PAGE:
An intriguingly discreet performer in her own right, Canadian actress Sarah Polley has made a point of never making the obvious film choices - something that she does as well as a director. Her directing debut, Away from Her, gave Julie Christie an Oscar nomination in an adaptation of an Alice Munro short story about love among the elderly set against the initial onset of Alzheimer's disease. Her follow-up Take This Waltz, an original screenplay titled after a Leonard Cohen song, also upends the traditional narrative logic of romantic movies.

    This tale of an unhappily married woman (Michelle Williams) who feels trapped in a loving but routine marriage and allows herself to be seduced by a neighbour out of fear of being stuck in a rut refuses all of the predictable, self-evident plotting such films usually follow. Instead, Ms. Polley introduces a number of spiky, confrontational elements to question the conventional notions of love and happiness. Margot is a pretty normal woman, one who is undoubtedly in love with her cookbook-writing husband Lou (Seth Rogen), but who feels under-appreciated by him while deathly afraid of committing and of making the wrong choice - so much so that her every decision is blocked and paralysed by her fear of being unfair, either to herself or to others. Hence her affair with handsome but unpredictable neighbour Daniel (Luke Kirby) is a challenge, and one she is not entirely sure she will be able to overcome; not only does she want, she also needs to let go and be less wound-up, but she's almost physically unable to do so, resulting in her sense of being merely a passive observer as things happen in her own life she is unable to have proper control of.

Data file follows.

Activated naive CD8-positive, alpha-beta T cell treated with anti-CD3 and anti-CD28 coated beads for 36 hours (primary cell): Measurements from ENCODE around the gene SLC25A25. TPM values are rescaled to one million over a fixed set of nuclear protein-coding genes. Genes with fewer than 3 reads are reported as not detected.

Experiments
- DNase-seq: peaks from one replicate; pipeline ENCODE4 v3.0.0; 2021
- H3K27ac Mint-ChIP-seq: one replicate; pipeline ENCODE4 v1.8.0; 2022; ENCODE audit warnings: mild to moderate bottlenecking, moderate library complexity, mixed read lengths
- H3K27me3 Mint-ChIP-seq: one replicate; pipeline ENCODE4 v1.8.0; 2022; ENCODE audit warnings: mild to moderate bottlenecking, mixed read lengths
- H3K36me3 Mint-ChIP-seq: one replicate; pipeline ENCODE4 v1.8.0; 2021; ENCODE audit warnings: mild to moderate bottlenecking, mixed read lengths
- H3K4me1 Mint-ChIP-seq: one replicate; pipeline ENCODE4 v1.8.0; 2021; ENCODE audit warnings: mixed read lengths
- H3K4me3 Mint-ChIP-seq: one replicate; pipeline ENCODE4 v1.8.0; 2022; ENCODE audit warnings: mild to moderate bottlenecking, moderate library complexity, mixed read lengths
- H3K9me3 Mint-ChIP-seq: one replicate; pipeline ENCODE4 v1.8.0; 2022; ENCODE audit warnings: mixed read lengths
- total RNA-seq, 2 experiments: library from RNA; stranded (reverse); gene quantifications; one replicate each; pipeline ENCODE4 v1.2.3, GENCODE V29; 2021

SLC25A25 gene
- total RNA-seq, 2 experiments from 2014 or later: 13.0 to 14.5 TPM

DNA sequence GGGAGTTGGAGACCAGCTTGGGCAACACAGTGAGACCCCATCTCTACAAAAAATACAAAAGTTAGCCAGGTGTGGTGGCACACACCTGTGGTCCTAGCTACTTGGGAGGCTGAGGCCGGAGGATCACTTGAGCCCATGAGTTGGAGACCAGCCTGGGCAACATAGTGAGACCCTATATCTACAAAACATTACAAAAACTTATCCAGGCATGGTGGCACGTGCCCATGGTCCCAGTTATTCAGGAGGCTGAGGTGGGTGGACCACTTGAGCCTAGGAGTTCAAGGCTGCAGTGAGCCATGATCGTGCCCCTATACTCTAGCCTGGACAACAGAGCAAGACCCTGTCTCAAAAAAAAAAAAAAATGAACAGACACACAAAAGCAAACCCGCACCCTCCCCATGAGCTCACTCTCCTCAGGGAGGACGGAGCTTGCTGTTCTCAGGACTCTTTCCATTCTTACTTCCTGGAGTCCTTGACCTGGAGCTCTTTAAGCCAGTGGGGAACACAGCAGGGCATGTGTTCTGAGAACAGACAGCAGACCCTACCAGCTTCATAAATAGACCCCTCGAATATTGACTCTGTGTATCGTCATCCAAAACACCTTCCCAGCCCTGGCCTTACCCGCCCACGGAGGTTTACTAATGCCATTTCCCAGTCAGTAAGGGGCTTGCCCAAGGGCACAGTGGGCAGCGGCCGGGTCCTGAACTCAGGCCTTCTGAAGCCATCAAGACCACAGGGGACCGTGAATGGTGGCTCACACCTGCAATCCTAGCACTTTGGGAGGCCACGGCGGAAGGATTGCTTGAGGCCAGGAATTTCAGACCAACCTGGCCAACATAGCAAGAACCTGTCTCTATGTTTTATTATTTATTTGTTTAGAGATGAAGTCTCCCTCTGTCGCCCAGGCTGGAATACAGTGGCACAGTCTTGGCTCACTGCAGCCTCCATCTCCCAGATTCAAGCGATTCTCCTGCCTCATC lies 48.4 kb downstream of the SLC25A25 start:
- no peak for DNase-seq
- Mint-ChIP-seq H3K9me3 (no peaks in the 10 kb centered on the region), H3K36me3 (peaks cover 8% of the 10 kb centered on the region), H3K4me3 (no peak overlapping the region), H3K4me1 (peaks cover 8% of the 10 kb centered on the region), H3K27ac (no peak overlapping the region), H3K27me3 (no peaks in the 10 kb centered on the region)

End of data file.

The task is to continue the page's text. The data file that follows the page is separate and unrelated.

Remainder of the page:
Ms. Williams, who has become something of an expert in meaty, challenging roles of women, proves again how much she thrives in these less obvious roles, and Ms. Polley knows exactly how to draw the best out of her. But if there is one serious problem in Take This Waltz, it's the sense that Ms. Polley takes far too long to get to her central point, by allowing events in the first two thirds of the film to weave and meander out of focus. That is, to be sure, part and parcel of her strategy, in order to make the events of the third act all the more heartfelt and emotional. Key to this is the absolutely magnificent scene where Margot and Daniel enjoy a fairground ride, where the contrast between the elation and release of the ride and the brutal comedown once it ends abruptly is made thrillingly exciting.

     That determination in avoiding the obvious makes up for the occasional sophomore stumbles of Take This Waltz, mostly symbolised by the over-reliance on pop songs to make overly obvious that which self-evidently does not need it (with the added bonus of diminishing the impact of Jonathan Goldsmith's sensitive score). Regardless, it's a step up from the honest but occasionally overly cloying melodrama of Away from Her and proof that here is a director worth following.

Cast: Michelle Williams, Seth Rogen, Luke Kirby, Sarah Silverman
Director and writer: Sarah Polley
Cinematography: Luc Montpellier (colour)
Music: Jonathan Goldsmith
Designer: Matthew Davies
Costumes: Lea Carlson
Editor: Christopher Donaldson
Producers: Sarah Cavan, Ms. Polley (Joe's Daughter and Mongrel Media, in association with TF1 Droits Audiovisuels, The Movie Network, Movie Central, Super Écran and the Canadian Broadcasting Corporation)
Canada/France, 2011, 116 minutes

Screened: DVD, Lisbon, January 26th 2013


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